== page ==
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Glenn Nichols, surrounded by his hospice team. The author is in yellow.

Genetic Linkage

4 Suggestions for Halting the Lethality of Cancer

June 27, 2012

Tags: cancer, PSA, prostate

Brain tumors (photo from Glia, 2002, Ignatova, T. et al, courtesy D.A. Steindler.)

(Originally published at Scientific American, guest blog, June 26)

I had a very strange week. While in Washington, D.C., writing news releases for the Model Organisms to Human Biology: Cancer Genetics meeting sponsored by the Genetics Society of America, I had left, back home in upstate New York, my dear hospice patient. Ruth was nearing the end of her battle with liver cancer. It was jarring to go from holding her hand to listening to litanies of deranged signal transduction pathways and cascades of mutations that cause the damn diseases. (more…)

The Bonobo Genome, Dave Matthews, and Rewinding the Tape of Life

June 15, 2012

Tags: bonobo, chimp, genome, Janet Kelso, Svante Pääbo, Kay Prüfer, Max Planck Institute, Frans de Waal, Ape House, Planet of the Apes

Ulindi, a bonobo, has had her genome sequenced. Photo courtesy Max Plank Institute for Evolutionary Anthropology
When I wrote for The Scientist, I covered the debuts of several genome sequences – fruit fly, rat, pufferfish, and the plague bacterium, to name a few. An illustration in my human genetics textbook resembles the intro to The Brady Bunch, a checkerboard of nine new genomes with each edition, now with more than 1,000 to choose from. In just the past few weeks, several salad ingredients have had their genomes unveiled.

But the genome sequence to intrigue me the most, except for our own, is that of the bonobo, aka Pan paniscus. (more…)

Max Graduates!

June 4, 2012

Tags: Canavan disease, gene therapy, Ricki Lewis, The Forever Fix: Gene Therapy and the Boy Who Saved It, Ilyce Randell, Max Randell, Canavan Research Illinois, Jewish genetic diseases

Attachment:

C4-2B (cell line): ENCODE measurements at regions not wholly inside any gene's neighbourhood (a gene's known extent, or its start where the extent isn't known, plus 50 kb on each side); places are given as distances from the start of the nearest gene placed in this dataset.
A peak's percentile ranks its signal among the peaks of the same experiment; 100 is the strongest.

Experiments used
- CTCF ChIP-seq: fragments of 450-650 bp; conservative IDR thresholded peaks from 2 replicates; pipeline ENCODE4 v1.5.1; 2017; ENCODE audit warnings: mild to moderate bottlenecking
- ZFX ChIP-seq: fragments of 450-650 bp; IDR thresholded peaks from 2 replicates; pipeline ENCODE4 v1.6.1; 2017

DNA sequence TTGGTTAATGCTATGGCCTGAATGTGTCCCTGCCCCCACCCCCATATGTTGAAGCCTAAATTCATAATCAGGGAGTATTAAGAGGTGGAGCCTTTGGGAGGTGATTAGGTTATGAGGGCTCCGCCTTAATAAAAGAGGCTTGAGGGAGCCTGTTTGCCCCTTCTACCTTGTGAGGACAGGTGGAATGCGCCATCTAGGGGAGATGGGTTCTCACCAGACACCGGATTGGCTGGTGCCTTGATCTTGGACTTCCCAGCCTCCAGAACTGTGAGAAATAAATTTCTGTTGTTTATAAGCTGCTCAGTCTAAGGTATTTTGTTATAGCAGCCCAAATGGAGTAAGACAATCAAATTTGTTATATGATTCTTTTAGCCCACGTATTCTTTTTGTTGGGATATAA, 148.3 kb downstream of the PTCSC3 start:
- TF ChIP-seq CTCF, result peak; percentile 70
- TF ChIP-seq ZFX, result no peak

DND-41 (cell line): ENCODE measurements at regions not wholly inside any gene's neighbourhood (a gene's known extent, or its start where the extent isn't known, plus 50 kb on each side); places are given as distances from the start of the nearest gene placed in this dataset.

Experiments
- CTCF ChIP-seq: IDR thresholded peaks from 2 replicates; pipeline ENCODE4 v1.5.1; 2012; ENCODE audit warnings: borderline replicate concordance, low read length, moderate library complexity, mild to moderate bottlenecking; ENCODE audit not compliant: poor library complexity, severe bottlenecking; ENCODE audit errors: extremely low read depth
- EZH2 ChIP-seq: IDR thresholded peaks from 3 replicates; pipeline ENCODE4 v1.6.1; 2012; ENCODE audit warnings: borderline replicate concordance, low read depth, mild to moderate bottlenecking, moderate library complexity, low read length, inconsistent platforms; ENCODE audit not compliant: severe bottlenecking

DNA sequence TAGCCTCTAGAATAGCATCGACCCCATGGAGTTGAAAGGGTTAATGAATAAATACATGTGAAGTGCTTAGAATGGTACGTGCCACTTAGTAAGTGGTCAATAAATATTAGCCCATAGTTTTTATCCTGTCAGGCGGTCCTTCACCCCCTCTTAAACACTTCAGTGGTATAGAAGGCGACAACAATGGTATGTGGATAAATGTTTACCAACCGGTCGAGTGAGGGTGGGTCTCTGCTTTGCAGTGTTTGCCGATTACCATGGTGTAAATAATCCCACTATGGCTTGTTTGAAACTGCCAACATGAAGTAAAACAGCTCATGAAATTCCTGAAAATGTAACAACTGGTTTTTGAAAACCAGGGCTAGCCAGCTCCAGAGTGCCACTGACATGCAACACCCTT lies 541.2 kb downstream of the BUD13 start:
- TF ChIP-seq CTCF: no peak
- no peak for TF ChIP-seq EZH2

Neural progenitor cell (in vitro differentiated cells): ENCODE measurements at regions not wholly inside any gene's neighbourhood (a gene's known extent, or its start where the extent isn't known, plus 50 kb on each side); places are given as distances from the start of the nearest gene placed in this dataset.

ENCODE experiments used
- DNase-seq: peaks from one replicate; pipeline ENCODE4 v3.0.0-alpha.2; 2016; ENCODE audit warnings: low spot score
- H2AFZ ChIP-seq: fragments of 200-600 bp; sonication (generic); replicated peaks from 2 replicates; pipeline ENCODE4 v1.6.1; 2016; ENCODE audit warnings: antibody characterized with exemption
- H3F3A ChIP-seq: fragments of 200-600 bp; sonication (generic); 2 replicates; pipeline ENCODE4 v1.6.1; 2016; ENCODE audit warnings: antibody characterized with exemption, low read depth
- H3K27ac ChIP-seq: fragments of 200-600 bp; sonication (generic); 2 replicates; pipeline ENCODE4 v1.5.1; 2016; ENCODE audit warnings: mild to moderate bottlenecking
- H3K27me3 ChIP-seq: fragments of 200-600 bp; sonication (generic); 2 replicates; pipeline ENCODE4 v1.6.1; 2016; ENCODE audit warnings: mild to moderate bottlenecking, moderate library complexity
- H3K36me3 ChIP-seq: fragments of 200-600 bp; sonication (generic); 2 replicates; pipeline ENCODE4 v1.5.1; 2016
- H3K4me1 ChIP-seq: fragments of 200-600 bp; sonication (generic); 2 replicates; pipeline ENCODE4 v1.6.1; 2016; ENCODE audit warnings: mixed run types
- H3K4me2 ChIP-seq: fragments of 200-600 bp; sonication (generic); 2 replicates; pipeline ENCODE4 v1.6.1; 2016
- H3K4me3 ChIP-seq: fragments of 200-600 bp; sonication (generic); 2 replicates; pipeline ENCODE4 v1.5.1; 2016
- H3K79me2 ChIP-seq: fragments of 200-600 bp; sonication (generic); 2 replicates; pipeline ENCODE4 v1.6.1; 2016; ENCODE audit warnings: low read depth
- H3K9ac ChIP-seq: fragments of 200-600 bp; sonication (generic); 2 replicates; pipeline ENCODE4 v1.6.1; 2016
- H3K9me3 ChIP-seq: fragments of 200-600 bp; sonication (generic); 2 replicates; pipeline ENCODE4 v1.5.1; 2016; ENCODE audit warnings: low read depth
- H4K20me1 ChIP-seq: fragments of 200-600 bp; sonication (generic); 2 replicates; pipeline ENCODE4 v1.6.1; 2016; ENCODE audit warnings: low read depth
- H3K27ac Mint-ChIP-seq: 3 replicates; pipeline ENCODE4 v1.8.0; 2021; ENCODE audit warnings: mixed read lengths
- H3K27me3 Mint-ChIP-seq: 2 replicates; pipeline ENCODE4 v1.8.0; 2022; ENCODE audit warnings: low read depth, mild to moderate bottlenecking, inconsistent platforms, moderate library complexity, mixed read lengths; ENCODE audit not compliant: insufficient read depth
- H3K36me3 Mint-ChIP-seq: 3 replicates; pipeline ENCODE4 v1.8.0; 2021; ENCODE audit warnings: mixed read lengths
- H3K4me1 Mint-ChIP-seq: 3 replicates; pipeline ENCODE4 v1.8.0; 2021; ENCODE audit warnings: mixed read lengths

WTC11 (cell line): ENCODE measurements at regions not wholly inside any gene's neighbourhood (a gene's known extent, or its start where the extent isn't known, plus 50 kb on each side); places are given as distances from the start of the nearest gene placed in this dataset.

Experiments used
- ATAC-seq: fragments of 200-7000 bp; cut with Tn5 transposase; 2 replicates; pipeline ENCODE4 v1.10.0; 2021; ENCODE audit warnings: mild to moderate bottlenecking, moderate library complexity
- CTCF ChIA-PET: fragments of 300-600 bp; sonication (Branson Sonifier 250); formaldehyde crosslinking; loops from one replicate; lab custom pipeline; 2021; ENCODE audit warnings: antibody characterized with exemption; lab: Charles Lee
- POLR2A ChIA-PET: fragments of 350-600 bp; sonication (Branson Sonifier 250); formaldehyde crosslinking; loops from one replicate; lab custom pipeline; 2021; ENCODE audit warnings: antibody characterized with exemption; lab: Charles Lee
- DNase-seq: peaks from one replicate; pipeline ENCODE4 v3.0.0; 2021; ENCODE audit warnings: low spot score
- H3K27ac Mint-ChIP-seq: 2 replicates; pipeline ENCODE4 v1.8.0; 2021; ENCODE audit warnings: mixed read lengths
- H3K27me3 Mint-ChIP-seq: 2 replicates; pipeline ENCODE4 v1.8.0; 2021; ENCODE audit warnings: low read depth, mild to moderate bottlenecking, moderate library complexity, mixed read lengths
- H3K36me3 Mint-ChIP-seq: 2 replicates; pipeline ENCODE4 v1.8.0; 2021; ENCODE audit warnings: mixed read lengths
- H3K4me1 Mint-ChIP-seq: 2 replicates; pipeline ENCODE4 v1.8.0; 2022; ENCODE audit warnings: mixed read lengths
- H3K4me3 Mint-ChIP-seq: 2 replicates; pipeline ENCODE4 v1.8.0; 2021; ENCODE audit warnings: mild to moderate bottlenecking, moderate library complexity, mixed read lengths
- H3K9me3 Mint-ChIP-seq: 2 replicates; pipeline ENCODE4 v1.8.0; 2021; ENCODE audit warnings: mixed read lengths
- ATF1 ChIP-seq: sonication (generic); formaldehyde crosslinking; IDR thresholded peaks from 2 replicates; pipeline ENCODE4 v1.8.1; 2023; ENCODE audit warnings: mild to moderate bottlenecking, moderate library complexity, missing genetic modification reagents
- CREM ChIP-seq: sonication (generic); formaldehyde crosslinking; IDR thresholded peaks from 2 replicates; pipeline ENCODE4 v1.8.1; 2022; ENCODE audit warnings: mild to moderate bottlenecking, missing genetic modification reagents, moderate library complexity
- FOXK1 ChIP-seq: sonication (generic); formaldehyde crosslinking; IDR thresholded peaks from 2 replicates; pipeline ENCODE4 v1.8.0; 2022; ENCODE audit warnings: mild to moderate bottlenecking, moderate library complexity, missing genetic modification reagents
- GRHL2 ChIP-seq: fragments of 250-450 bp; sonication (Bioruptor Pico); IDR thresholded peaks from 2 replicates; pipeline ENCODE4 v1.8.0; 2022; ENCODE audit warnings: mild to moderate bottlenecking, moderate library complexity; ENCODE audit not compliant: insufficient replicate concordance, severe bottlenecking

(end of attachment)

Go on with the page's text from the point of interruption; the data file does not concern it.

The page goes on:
14-year-old Max Randell, who has Canavan disease, is graduating middle school!
Max Graduates!

Tomorrow night, Max Randell will graduate from middle school. He even passed a test on the U.S. Constitution. I don’t think I could do that.

Max has Canavan disease. And thanks to gene therapy, he’s here to celebrate.

Canavan disease is an inherited disease that strips the insulation from nerve cells in the brain. It destroys neural function, beginning at birth and likely before, and the child loses the battle by age 8 -- unless she or he has gene therapy, still experimental (as are all gene therapies). (more…)

instruction
Project to engage students in helping families with rare genetic diseases
Book Club Reader's Guide
Many challenging questions to stimulate thought and discussion.
Instructor's Guide
38 discussion questions to get students thinking and talking about gene therapy, including the science, ethical issues, and the drug approval process.
Narrative science
The Forever Fix is the uplifting true story of 8-year-old Corey Haas, who was cured of hereditary blindness just 4 days after gene therapy.
College Textbooks
A spectacularly-illustrated, clearly written human anatomy and physiology textbook, used in pre-health profession programs throughout the U.S.
A highly engaging, clearly written, beautifully illustrated introduction to the science of human genetics for the non-scientist. Now in its 10th edition.
Nonfiction
An ideal starting point for anyone who wants to know more about genes, DNA, genomes, and the genetic ties that bind us all.

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